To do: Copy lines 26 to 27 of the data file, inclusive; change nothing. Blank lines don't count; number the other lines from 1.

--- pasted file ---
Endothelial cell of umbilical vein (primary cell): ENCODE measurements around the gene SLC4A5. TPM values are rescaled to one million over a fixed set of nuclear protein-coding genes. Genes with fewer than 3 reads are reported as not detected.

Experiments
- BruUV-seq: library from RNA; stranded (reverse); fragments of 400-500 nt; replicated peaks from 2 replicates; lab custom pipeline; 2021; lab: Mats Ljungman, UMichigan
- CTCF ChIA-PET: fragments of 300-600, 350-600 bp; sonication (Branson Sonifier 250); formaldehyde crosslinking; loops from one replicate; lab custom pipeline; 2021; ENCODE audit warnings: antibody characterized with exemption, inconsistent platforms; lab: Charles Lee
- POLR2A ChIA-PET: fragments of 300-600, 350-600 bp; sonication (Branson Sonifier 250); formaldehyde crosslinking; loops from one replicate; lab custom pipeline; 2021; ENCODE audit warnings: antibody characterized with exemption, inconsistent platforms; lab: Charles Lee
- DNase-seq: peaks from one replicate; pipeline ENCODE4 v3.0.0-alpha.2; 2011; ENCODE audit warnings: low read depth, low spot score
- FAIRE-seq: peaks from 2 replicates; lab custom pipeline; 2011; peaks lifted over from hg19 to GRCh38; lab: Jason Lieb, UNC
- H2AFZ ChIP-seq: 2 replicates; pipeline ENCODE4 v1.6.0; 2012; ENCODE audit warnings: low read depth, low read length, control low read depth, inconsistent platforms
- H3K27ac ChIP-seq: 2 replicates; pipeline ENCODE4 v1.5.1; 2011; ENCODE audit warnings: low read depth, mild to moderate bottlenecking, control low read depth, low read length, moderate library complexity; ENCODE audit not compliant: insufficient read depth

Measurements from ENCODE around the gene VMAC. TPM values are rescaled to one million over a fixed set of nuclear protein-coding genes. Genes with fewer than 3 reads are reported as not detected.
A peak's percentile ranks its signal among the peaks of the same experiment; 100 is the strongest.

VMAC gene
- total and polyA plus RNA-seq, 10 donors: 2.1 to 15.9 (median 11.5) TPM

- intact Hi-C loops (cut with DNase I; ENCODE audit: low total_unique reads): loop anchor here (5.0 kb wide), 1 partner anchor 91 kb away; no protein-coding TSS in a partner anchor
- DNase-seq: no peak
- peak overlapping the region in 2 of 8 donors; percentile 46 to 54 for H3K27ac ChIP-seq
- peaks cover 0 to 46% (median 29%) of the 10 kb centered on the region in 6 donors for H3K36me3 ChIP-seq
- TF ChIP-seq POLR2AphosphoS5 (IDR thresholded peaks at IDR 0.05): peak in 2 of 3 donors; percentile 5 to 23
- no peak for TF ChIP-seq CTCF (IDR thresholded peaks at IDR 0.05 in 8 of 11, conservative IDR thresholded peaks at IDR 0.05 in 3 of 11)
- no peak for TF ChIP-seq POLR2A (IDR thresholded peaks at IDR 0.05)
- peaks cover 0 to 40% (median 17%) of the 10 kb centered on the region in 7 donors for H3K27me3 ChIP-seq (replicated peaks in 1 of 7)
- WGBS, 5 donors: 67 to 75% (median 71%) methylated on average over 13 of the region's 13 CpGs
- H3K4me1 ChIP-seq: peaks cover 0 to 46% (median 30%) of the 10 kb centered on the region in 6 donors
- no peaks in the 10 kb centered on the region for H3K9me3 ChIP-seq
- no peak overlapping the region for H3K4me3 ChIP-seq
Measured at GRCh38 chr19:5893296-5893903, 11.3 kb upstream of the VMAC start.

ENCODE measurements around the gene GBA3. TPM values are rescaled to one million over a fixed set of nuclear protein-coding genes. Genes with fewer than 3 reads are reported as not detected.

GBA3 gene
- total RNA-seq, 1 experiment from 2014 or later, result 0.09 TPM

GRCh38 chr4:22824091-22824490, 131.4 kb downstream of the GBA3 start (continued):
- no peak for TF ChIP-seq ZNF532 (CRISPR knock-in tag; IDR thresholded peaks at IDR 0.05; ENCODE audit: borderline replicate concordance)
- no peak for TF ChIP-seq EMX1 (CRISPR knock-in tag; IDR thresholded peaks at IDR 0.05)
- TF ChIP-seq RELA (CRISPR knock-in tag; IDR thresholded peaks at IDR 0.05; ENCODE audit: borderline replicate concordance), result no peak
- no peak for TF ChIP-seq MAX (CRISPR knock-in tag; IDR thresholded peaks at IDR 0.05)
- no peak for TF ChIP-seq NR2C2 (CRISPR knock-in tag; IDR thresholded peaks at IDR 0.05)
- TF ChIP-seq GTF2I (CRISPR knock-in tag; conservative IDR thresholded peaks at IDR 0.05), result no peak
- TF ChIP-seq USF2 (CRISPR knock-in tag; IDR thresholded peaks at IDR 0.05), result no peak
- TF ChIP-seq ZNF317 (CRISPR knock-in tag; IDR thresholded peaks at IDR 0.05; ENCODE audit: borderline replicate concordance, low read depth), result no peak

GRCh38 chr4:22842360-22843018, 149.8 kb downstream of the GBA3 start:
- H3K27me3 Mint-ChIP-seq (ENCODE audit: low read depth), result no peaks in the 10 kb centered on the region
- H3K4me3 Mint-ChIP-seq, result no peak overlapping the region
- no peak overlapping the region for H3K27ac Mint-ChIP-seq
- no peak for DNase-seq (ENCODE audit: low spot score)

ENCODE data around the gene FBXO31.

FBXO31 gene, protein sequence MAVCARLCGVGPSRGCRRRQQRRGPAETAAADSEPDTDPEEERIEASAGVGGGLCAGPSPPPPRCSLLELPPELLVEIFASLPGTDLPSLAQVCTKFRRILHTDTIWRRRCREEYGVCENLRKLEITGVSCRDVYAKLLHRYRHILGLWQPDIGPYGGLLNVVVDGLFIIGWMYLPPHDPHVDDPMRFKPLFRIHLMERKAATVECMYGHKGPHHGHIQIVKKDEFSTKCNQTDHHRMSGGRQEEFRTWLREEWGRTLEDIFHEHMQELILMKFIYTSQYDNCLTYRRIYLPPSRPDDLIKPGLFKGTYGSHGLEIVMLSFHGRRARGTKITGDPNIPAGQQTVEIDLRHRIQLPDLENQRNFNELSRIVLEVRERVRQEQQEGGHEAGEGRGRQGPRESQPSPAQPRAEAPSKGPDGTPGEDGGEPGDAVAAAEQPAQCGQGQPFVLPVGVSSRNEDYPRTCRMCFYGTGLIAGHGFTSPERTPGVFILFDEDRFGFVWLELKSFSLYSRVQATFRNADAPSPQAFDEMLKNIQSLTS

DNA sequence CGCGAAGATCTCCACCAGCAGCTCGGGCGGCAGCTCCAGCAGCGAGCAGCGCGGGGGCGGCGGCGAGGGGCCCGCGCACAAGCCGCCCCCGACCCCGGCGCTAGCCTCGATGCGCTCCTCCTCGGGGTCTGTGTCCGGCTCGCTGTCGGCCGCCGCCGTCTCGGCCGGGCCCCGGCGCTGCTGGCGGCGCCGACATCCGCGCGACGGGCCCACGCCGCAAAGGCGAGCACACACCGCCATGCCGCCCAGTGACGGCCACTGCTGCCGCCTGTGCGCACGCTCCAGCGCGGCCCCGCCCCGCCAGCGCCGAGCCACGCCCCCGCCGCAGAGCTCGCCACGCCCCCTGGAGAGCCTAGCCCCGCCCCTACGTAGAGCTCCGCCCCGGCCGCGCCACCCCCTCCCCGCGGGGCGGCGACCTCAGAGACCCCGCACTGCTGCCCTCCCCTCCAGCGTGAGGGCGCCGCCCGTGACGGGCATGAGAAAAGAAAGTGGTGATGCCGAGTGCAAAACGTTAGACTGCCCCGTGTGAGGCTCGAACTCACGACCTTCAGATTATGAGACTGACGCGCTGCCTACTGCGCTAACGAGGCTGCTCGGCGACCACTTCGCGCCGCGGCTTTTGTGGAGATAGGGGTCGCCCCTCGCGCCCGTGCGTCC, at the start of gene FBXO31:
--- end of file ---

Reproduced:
Measured at GRCh38 chr19:5893296-5893903, 11.3 kb upstream of the VMAC start.

ENCODE measurements around the gene GBA3. TPM values are rescaled to one million over a fixed set of nuclear protein-coding genes. Genes with fewer than 3 reads are reported as not detected.